Where in the world? The History of the Google Maps Pin

June 14, 2020


Sarah Corner
Designer & Animator


When we interact with essential iconography on a daily basis, we effectively distance ourselves from its origin and forget that it, at some point, never existed. Of these quintessential pieces of society, the Google Maps pin has established itself as an ever-evolving cultural phenomenon that has pushed beyond the boundaries of Google.

Designed by Jens Eilstrup Rasmussen, the Google Maps pin came to fruition in 2005 as a way to mark a point on the map without obscuring the location. This iconic circular pin with a pointed base and dark center stemmed from the shape of thumbtacks on a physical map. However, this same function has the tendency to wear on the map and obscure locations as pins leave holes in their wake, and a simple dot on the global map can clutter more consolidated results. Rasmussen’s pin allows for simple layering with easily graspable, balloon-shaped tops.

Meme of a map pin forming into a balloon and then into a Google map pin icon.

In an article detailing the history of physical map pins, we have seen an incredible shift away from physical maps with the classic thumb-tack approach. Though physical maps are wanning, they have evolved for mobile use the same way pins have adapted to cater to its users. Google Maps “has saved the map pin from obscurity” and, in fact, made it far more prevalent in society than ever before. The map pin has become a ubiquitous icon on par with other iconography we see in our day-to-day lives.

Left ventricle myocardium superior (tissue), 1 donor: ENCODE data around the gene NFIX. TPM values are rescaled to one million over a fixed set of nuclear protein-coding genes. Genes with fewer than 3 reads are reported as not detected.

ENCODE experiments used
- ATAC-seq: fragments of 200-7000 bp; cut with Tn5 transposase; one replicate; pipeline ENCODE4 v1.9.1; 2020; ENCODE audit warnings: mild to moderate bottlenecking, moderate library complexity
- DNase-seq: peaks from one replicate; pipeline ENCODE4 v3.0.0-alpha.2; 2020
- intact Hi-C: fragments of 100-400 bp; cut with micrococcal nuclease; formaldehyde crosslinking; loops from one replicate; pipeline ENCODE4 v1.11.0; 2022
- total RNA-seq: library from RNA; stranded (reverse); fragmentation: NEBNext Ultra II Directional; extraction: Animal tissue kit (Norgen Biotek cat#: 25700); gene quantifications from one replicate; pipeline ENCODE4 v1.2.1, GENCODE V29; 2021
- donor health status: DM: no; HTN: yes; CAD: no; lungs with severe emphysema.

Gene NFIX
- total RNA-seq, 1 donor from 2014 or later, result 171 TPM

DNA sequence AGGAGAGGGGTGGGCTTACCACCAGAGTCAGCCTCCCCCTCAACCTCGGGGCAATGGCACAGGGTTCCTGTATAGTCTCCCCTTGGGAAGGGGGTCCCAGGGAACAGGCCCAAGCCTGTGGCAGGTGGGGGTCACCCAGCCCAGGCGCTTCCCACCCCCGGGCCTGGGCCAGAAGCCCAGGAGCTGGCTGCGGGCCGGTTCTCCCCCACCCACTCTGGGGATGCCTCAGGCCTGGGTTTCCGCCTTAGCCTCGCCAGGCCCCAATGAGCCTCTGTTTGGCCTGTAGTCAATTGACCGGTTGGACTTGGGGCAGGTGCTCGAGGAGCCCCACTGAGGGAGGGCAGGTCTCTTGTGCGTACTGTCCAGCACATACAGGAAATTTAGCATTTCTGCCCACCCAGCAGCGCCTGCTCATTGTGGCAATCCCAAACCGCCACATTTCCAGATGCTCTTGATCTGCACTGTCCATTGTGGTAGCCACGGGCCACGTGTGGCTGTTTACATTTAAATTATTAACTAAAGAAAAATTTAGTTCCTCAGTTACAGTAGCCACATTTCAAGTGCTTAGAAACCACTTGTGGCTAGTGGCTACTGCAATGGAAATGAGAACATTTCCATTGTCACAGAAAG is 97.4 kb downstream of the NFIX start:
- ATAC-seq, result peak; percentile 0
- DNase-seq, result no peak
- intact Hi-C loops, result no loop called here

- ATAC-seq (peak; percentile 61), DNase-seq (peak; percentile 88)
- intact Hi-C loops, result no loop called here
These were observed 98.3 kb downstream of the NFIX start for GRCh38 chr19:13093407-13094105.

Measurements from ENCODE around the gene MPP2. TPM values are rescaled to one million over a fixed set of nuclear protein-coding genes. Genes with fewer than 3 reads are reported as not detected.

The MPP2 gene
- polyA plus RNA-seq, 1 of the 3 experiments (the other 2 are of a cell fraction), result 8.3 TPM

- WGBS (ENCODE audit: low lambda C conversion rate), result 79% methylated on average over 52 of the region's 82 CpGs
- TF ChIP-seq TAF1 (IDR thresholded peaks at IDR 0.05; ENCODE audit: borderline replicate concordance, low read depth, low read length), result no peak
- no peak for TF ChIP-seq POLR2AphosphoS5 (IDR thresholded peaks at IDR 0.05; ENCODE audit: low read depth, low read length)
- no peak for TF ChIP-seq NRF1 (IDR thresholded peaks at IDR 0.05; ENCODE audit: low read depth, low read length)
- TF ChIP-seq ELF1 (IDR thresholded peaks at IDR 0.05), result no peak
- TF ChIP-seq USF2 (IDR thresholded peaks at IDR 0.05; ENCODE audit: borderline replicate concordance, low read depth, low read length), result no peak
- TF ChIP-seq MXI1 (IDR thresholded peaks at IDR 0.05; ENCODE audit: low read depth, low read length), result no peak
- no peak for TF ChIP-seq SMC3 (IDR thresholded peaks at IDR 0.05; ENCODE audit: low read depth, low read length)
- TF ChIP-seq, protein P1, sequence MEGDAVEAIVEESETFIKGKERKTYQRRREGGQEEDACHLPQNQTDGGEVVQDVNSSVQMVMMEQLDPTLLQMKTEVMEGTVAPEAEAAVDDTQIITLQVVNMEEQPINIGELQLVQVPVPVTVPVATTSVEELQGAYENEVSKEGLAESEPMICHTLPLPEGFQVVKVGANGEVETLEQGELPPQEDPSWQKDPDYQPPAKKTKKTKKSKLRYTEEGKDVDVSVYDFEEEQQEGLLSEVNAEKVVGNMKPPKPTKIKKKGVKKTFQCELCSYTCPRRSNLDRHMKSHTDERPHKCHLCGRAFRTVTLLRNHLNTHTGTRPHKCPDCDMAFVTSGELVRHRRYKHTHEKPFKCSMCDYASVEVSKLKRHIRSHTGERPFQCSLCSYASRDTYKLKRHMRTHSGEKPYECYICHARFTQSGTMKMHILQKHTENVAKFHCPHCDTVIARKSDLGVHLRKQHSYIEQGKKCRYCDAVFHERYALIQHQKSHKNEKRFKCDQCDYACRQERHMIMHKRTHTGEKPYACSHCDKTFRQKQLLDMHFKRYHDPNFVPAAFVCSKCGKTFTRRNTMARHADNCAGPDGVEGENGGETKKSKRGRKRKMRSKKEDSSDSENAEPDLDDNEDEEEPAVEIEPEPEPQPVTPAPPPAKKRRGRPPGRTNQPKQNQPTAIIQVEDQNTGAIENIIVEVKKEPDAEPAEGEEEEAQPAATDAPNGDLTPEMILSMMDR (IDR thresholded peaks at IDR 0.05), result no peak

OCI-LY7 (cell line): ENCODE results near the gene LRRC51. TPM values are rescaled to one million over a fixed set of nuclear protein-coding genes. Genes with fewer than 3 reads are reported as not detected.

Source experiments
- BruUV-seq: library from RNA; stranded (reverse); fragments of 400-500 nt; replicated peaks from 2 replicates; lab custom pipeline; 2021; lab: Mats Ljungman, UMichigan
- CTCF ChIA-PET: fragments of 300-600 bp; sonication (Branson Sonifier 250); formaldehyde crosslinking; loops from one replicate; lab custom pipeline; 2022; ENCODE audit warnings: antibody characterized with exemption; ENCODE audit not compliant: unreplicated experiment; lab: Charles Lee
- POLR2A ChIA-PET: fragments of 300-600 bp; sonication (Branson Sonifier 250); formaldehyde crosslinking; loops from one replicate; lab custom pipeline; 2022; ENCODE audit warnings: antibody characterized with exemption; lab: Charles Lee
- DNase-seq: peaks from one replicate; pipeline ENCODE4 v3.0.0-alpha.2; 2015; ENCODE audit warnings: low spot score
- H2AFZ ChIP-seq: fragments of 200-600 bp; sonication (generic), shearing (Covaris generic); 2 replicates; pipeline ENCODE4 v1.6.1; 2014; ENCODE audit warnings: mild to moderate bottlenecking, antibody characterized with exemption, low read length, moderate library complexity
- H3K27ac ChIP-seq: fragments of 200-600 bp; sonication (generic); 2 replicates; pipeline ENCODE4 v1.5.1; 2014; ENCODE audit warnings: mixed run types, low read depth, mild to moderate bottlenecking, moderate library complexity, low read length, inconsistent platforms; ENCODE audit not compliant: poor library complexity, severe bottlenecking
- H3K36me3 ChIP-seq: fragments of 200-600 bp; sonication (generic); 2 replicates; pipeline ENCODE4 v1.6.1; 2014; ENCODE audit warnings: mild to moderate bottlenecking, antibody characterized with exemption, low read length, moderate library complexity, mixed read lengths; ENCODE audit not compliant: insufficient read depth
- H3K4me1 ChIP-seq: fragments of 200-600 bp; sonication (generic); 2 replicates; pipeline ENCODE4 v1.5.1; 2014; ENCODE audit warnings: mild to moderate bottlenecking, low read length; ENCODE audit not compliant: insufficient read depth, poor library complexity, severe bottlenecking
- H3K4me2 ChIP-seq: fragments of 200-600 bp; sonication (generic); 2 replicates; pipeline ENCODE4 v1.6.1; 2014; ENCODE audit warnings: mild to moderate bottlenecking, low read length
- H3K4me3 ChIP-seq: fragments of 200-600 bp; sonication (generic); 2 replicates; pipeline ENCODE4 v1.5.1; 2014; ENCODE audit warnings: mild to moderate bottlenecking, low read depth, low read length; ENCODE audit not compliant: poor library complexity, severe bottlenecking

Google Maps “has saved the map pin from obscurity” and, in fact, make it far more prevalent in society than ever before.

This pop-culture icon has been adapted off the screen as well, so perhaps the physical map pin hasn’t been retired quite yet thanks to artist Aram Bartholl. In 2006, Bartholl endeavored to create a public art installation called Map. In a quest to mark the center of every city as deemed by the Google Maps algorithm, Bartholl created 30 foot steel sculptures of the Google Maps pin in several cities including Taipei, Berlin, Arles, Tallinn, and Kassel.

Google Map pin placed into real life.
Image Credit

As society and culture evolves with the ever-changing digital landscape, so to does the map pin as a landmark among modern-day iconography. Among the many physical-to-digital transitions we have become accustomed to, map pins sit alongside physical switches becoming toggles, folders now desktop icons storing digital documents, and countless others. The digital world will always, in a way, mimic and enhance the structure of everyday life for ease of use.

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